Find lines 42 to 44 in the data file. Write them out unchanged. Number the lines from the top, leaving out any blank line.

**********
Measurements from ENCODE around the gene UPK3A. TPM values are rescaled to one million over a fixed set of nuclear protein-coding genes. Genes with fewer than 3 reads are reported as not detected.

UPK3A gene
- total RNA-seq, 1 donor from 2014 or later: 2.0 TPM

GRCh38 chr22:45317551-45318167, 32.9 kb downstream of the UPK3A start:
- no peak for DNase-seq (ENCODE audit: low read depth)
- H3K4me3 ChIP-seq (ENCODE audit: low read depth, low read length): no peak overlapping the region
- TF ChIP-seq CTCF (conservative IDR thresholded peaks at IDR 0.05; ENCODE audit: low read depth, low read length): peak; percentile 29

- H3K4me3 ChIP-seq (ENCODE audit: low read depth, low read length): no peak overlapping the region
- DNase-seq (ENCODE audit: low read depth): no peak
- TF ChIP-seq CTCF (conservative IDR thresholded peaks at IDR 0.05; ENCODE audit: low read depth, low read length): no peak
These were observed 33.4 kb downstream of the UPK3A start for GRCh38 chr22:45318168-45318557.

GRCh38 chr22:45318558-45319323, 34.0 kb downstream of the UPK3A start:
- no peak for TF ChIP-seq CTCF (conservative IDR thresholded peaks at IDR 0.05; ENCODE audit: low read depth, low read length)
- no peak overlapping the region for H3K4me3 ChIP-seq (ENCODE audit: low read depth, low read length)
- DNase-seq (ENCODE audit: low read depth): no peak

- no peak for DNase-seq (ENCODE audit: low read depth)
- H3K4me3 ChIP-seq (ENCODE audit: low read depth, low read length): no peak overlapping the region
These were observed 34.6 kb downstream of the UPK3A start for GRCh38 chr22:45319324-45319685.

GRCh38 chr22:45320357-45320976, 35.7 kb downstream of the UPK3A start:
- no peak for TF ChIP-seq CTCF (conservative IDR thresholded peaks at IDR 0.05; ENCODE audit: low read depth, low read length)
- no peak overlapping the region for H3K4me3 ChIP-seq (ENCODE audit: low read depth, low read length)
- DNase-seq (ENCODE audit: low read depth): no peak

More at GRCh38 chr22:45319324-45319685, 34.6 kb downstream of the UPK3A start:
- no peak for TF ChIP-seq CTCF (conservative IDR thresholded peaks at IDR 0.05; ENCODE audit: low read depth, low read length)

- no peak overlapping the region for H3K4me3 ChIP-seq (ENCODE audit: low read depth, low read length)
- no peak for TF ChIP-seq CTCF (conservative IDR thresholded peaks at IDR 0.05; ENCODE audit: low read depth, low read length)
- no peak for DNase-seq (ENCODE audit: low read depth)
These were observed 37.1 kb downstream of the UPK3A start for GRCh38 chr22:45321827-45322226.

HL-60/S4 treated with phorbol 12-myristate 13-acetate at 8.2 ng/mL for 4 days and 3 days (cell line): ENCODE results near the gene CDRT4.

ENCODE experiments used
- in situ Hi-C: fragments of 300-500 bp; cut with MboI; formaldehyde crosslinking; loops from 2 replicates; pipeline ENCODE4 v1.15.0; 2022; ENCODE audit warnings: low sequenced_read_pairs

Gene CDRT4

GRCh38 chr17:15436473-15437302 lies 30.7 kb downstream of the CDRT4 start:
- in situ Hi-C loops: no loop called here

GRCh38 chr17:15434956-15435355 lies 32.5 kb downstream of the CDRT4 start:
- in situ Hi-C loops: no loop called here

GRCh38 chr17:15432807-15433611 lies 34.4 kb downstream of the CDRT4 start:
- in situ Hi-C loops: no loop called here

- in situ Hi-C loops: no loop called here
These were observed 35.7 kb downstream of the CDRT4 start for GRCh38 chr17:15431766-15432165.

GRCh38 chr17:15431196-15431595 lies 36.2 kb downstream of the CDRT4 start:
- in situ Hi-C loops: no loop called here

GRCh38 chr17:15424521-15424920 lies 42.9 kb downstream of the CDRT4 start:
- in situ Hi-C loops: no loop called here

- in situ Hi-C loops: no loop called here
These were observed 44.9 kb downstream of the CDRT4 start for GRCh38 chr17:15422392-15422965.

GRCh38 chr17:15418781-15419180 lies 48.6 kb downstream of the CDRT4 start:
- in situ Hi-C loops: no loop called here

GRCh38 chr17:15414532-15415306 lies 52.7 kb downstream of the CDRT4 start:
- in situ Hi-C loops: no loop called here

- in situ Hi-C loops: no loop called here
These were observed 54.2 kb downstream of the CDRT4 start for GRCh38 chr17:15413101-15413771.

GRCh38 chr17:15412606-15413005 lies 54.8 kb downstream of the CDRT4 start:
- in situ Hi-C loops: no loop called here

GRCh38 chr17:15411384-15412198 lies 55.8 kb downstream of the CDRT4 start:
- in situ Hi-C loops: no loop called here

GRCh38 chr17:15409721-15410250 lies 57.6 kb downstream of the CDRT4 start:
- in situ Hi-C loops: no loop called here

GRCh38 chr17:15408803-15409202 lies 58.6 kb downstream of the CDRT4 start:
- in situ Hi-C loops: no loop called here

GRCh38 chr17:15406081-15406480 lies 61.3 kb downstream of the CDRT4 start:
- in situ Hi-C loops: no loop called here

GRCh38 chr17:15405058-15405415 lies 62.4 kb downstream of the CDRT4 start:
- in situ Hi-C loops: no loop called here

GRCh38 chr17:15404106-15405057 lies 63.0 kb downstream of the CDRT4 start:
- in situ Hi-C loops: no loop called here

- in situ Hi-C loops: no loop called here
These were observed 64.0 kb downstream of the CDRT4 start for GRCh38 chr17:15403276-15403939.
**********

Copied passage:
- in situ Hi-C loops: no loop called here

GRCh38 chr17:15424521-15424920 lies 42.9 kb downstream of the CDRT4 start:
- in situ Hi-C loops: no loop called here